Michelle & Curtis
Hi Michelle and Curtis,
The “caterpillars” you found on the birch are the Larvae of the Dusky Birch Sawfly, Croesus latitarsus. It is a common error to mistake Sawflies for Caterpillars. Sawflies are related to wasps.
Letter 18 – Sawfly Larva
Rose caterpillar 2.jpg, Rose caterpillar 1.jpg
We live in Rush, NY (just south of Rochester, NY – western NY) and found these caterpillars devouring my yellow rose bush leaves. There are black little spots/pellets on the leaves as well. Can you help us identify them and also let us know the best way to get rid of them? We would greatly appreciate your help as we have not seen these before. Thank you!!!!
Though they look like caterpillars, this is actually a Sawfly Larva. Sawflies are nonstinging relatives of wasps. There are several Sawfly families, and we believe your specimen is is the family Argidae. It resembles the Birch Sawfly posted to BugGuide. Many Sawflies are social feeders, and the group often exhibits unusual group behavior, with all group members striking unusual poses and changing position in tandem.
Letter 19 – Sawfly Larva
What kind of larvae is this?
Sun, Nov 2, 2008 at 8:58 AM
A group of larvae were found here in Discovery Park, an urban wilderness located within Seattle, Washington. It was raining outside and they were found on the lid to a trash container yesterday, November 1st. We tried to identify them using our insect books, but most don’t have pictures of larvae. Can you help us? We’d like to know what these little guys become. We have taken pictures of them. One picture shows the legs well and the other gives you the relative size to a finger. Note: The images look more yellow than they did in reality. The larvae are very white/cream colored (not yellow) with the black coloring that you notice in the pictures.
Education staff at Discovery Park
Seattle, WA, USA
Dear Education Staff,
The best we can do on this is to tell you it is a Sawfly Larva. Sawflies are a large group in the order Hymenoptera which contains wasps, bees and ants. Sawfly larvae are often confused with caterpillars. BugGuide has numerous submissions of unidentified Sawfly Larvae to browse through, but without a host plant, exact identification of your specimen may be very difficult. Though adult Sawflies resemble bees or wasps, they do not sting.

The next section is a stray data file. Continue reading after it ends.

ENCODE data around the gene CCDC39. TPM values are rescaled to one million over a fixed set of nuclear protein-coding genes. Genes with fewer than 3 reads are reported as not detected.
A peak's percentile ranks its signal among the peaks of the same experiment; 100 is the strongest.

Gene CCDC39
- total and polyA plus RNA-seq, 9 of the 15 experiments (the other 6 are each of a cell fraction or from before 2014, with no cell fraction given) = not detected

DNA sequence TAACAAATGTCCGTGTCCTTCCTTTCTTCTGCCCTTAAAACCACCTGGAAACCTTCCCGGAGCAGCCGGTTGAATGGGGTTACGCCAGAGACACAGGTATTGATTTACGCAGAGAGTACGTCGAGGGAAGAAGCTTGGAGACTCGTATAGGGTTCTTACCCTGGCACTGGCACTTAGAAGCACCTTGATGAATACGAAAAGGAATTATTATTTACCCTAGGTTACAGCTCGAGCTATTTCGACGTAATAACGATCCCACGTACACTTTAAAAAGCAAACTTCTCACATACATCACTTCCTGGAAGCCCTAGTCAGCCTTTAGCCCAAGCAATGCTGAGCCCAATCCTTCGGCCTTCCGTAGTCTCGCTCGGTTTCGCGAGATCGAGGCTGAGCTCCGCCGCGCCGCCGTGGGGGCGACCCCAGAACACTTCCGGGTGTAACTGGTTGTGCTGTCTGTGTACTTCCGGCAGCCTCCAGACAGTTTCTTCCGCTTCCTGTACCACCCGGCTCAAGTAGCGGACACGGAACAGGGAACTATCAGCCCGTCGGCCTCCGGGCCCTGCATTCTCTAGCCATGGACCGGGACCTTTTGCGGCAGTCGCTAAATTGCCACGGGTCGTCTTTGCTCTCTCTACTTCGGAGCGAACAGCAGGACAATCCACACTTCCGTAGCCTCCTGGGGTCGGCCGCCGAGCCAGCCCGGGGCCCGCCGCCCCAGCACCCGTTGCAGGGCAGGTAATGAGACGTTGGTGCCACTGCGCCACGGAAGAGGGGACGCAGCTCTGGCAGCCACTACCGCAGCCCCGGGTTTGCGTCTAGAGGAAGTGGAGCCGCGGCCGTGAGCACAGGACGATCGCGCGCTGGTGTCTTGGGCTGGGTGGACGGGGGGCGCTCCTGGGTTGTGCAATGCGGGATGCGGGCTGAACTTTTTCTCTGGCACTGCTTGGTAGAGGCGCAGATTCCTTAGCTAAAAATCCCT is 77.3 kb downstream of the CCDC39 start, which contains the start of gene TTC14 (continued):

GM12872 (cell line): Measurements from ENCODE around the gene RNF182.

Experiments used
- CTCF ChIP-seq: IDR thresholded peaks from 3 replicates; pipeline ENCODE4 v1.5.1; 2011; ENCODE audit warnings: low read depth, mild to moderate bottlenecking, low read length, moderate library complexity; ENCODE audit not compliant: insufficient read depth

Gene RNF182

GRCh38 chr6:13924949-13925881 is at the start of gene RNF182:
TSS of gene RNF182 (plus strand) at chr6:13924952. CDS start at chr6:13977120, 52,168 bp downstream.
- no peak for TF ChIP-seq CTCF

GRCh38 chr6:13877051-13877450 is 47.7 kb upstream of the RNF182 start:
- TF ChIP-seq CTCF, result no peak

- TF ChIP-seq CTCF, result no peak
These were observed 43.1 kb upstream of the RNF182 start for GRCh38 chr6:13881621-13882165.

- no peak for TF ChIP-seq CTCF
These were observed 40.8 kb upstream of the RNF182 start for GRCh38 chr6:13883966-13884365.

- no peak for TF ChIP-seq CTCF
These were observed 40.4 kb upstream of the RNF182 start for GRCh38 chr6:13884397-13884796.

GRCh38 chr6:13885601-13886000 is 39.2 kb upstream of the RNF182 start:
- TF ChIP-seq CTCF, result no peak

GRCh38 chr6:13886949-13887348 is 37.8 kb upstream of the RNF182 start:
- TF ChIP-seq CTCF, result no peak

Letter 20 – Willow Sawfly Larva
Black caterpillar with yellow dots on its sides, and blue/white legs. About 4-5cm in length.
Sat, Nov 15, 2008 at 9:32 AM
I was doing some wetland classification earlier this fall (early September), and I happened to stumble upon this little guy in the afternoon. I found him south of Blackwater, in the Beeverton wetland located one and a half hours west of Peterborough Ontario. He was on a tall shrub located along side of an abandoned railway. He’s solid black with yellow spiracles on both of his sides. He also had blue/white abdominal prolegs and solid black thoratic legs. He’s hairless and quite shiny. Hope the picture helps!
Beeverton Wetland (Blackwater)
We believe this is a Sawfly Larva, and not a caterpillar. We have searched through countless images on Bugguide and could not find an exact match, but we did find one example that was similar. Sawflies are known for striking the pose exhibited in your photograph when they are threatened or otherwise bothered. We will contact Eric Eaton for a second opinion, and also to see if he can give a quick method of distinguishing between caterpillars and sawflies.
Letter 21 – Butternut Woolly Worm
Woolly caterpillar ID?
Mon, Nov 17, 2008 at 10:16 PM
I love your site, and I’ve used it many times to identify creepy and not so creepy crawlers, hoppers and fliers that I’ve found while out photographing the wonders of nature. However, I browsed your caterpillar category all the way back to 2005, and didn’t see one of these. The closest was the ‘Laugher’.
This past September, I noticed something white and fluffy on a tree or bush (sorry! I can’t now remember which). On close inspection, it turned out to be a caterpillar, and there wasn’t just one, but many.
They looked for all the world as though they were covered in cotton wool shag carpeting. I wish I could tell you what sort of bush or tree they were feeding on, but I know as much about horticulture as I do entomology, and that’s not a whole lot. Plus I kinda, sorta forgot to take note.
These pics were taken at ~15:40 on the 7th of September in Southwestern Ontario, in an area with diverse habitats nearby. Lots of woods, open spaces, small marshy spots.
I severely reduced the size of the images to save bandwidth, but they should be large enough to identify the subject. If you do want larger ones, you need only ask!
Thanks in advance!!
Southwestern Ontario, Canada
Though it looks like a caterpillar, the Butternut Woolly Worm, Eriocampa juglandis, is actually a Sawfly Larva. Sawflies are non-stinging relatives of wasps and bees. The Butternut Woolly Worm feeds on the leaves of black walnut, butternut and hickory.
Letter 22 – Sawfly Larvae from Australia: AKA Spitfires
Caterpillar (6 legs?), Brown, Spikey, Gum forest, Australia
Sun, May 3, 2009 at 5:07 AM
Hi There, we found this squad of unknown bugs when walking in a Gum (Eucalyptus) forest (Dandenong Ranges National Park) at Fern Tree Gully in Victoria, Australia. They were moving uphill as a unit, flicking their tails up when approached. They were on a gravel path and are about 60mm long. We’d love to know what they were. Thanks!